In an interview with The Point News after the Board of Trustees General Session, Botzman said that, though tuition has risen by 85 percent, financial aid has risen by 232 percent.

According to Botzman’s presentation to the SGA, only one-third of the financial aid budget was dedicated to need-based aid ten years ago; today, two-thirds of financial aid offered by the College is need-based.

Even so, Urgo has created a task force in academic affairs in order “to study the relationship between financial aid and student performance.”

In addition, this task force will examine how it is “possible to begin to shift funds more aggressively away from non-need based scholarships to need-based financial assistance without jeopardizing academic rigor and the standards appropriate to an honors-level program.”

“I’d like to see students despite financial status drawn to St. Mary’s College not simply because of its value, but because of our values,” said Urgo, pointing to the College’s “egalitarian ethos” and its dedication to “address[ing] the cycle of privileged education in America by making an elite education accessible to the public.”

For now, tuition increases will be negatively impacting students and their families’ ability to cover costs.

There are emergency funds that have helped over two dozen students over the past years and that are available for students who are struggling financially, though Dean of Admissions and Financial Aid, Wes Jordan, explained that these funds are usually reserved for students who experience catastrophic difficulties.

Fund-raising remains as the top priority to avoid such high increases in the future.

Any students who are interested in learning more about tuition, the College’s operating budget and the College’s sources of revenue are encouraged to attend the SGA meeting on Mar. 8 where Botzman will be giving a more thorough presentation on the recent tuition increase.

“You have the right to know” about such financial matters, said Botzman to the SGA in his previous discussion, “you make a huge investment in this place.”


Tuition Increases Likely for All Students

Allow me to apologize in advance, because most of what you’re about to read will not be good news.

There will be a tuition increase this year – likely around six percent for in-state and an equal dollar amount for out-of-state.

As with most of you and your families, this institution is suffering financially. Our Foundation is not able to give nearly as much money to the school as it has in the past, and our costs are rising.

How are our costs rising when inflation is so low and we’re doing so many things to cut cost? Three ways: first, cost cuts can only cover so much, as we cannot sacrifice the quality of our program for the sake of budget.

If we did that, we would become just another Salisbury or Frostburg. Second, despite low inflation, some specific expenses continue to rise rapidly. One example is retiree benefits.

Under state law, we are required to provide our employees with a certain level of retiree benefits.

When these premiums rise by ten percent, it hits us hard, costing the institution an additional half million or so dollars, without us seeing any additional benefits.

That hurts. While that is an extreme example, there are other instances of it littered throughout our budget and the budget of every institution in the country.

The third way is perhaps the most difficult one to accept. Our revenue stream is declining.

One of the biggest ways in which this is happening, though there are plenty of others, is through the change in percentage of out-of-state students.

Based on our best estimates, the incoming class of 2015 will likely have forty fewer out-of-state students than the outgoing class of 2011.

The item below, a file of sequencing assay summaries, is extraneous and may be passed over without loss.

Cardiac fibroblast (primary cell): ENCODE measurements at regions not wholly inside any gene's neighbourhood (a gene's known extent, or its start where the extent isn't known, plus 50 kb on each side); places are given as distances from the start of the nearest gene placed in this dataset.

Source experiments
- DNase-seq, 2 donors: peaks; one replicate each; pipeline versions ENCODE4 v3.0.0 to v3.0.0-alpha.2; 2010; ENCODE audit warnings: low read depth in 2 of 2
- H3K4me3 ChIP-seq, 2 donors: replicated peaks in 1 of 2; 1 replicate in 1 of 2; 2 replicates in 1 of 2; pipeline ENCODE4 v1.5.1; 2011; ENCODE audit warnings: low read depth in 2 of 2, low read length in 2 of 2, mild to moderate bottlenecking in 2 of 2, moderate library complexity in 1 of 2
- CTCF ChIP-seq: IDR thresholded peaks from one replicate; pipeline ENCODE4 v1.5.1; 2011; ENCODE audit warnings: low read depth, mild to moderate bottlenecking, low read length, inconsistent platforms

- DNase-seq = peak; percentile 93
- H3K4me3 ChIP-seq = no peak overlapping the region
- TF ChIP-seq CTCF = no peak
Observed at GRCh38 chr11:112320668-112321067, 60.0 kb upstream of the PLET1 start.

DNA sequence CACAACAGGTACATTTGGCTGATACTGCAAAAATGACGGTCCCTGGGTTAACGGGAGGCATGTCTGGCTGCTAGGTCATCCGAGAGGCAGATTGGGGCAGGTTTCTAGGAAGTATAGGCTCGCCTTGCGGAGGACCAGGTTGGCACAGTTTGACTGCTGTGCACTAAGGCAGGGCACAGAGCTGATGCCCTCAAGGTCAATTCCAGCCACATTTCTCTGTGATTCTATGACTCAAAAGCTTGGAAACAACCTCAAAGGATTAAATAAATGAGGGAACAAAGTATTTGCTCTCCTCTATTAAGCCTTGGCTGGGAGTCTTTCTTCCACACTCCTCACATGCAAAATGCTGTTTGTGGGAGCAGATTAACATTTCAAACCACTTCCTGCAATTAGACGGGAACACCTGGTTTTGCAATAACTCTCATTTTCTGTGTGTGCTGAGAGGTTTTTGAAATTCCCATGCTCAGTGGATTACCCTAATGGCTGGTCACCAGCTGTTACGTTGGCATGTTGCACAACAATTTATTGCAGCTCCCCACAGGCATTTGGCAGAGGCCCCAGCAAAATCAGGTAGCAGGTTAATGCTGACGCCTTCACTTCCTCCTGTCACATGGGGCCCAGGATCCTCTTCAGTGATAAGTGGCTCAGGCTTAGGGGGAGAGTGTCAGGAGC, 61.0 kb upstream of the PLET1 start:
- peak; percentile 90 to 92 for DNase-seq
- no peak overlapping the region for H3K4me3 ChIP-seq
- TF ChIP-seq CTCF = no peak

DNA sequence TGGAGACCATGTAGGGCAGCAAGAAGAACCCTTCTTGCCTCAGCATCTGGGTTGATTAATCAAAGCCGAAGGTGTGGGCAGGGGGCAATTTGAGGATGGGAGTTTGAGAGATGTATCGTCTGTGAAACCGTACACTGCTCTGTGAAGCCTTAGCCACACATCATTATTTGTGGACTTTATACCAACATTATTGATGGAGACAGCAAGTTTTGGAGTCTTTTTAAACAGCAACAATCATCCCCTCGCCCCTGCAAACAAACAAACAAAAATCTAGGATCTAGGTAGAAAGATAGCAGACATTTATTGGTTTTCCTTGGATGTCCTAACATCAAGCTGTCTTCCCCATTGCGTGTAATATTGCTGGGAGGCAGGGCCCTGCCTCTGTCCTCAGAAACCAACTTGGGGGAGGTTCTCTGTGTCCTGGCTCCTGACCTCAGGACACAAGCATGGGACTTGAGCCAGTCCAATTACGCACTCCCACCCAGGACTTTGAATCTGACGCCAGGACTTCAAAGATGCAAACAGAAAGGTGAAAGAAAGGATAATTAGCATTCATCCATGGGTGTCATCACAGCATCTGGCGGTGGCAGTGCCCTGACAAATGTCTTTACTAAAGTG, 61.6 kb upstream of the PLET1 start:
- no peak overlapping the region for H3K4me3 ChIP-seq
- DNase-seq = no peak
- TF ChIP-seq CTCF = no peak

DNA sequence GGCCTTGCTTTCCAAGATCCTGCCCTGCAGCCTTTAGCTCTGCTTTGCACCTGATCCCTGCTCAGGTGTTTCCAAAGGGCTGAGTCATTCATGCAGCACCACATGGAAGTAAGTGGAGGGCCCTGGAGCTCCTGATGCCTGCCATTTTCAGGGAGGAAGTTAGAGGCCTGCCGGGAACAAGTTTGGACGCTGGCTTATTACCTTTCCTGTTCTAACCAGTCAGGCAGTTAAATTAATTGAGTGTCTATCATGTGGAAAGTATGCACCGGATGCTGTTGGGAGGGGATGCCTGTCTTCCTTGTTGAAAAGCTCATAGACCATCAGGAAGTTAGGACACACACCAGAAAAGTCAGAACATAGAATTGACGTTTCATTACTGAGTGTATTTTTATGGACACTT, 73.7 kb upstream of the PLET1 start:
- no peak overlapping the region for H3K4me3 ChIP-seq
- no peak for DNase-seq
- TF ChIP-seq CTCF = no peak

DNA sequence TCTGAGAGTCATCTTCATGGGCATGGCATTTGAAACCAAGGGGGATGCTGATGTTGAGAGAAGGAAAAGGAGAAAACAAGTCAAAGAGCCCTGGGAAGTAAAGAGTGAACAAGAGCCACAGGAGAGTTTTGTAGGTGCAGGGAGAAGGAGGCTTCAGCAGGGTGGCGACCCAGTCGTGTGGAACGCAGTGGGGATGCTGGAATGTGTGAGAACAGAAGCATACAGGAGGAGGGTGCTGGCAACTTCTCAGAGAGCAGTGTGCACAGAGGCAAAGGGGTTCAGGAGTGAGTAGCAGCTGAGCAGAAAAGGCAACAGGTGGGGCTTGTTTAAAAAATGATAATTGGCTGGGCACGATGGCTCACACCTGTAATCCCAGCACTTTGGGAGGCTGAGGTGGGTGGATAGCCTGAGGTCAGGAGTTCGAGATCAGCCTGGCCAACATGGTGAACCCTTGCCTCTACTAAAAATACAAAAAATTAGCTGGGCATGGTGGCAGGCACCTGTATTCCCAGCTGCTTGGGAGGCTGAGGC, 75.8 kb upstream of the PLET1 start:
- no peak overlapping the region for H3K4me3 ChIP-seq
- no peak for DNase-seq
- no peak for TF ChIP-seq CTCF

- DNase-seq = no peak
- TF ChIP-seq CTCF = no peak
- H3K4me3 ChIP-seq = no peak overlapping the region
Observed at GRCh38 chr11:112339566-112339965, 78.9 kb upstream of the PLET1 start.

That means next year, the whole school will have forty fewer out-of-staters than it does this year.

With an average difference of $10,000 in tuition for in-state versus out-of-state, we’ll have approximately $400,000 less in next years budget.

But shouldn’t the state give us more money for the additional in-state students we have? Well, that’s how it works at most state schools, but we have what’s called a block grant.

That is, we have a certain chunk of money that we get every year, regardless of how many in-state and out-of-state students we have.

That amount normally goes up by the standard rate of inflation each year, and it will go up by that again this year.

The problem is, over the last two decades, the portion of our budget that we get from the government has declined by around twenty percent.

It used to be nearly half of our budget, and now it’s just over a quarter. Again, this raises the question of, “Why?”

In the 1990s, the state government asked us to increase our student population from 1450 to 1850. We said yes, despite not getting a bump to our block grant to coincide with the bump in students.

Earlier this decade, students were seeing annual tuition increases of more than ten percent at times.

This inequity, corrected by charging the students more, is one of the primary reasons our in-state tuition and fees are more than $5,000 higher than University of Maryland College Park.

Not coincidentally, our out-of-state costs are nearly identical with College Park.

These two numbers will go up by the same dollar amount, and not the same percentage, for the foreseeable future, as the college doesn’t want to unfairly distribute financial burdens.

So what’s going to happen with financial aid? The College has made a commitment to increase our financial aid budget by the same percentage as we increase tuition.

While this is necessary, it’s sort of like stealing from the left hand to feed the right.

With our financial aid budget at over six million dollars, a proportionate increase to that detracts from our added revenue due to tuition increase.

Let’s recap: tuition will go up for three reasons. We can only cut costs so much, some expenses continue to rise, and our out-of-state enrollment is shifting significantly.

The proportion of the state government’s contribution to our budget has decreased drastically over the last two decades.

Tuition increases back in the day were insane. Financial aid will still go up by the same percentage. Our budget is suffering big time, even with small tuition increases.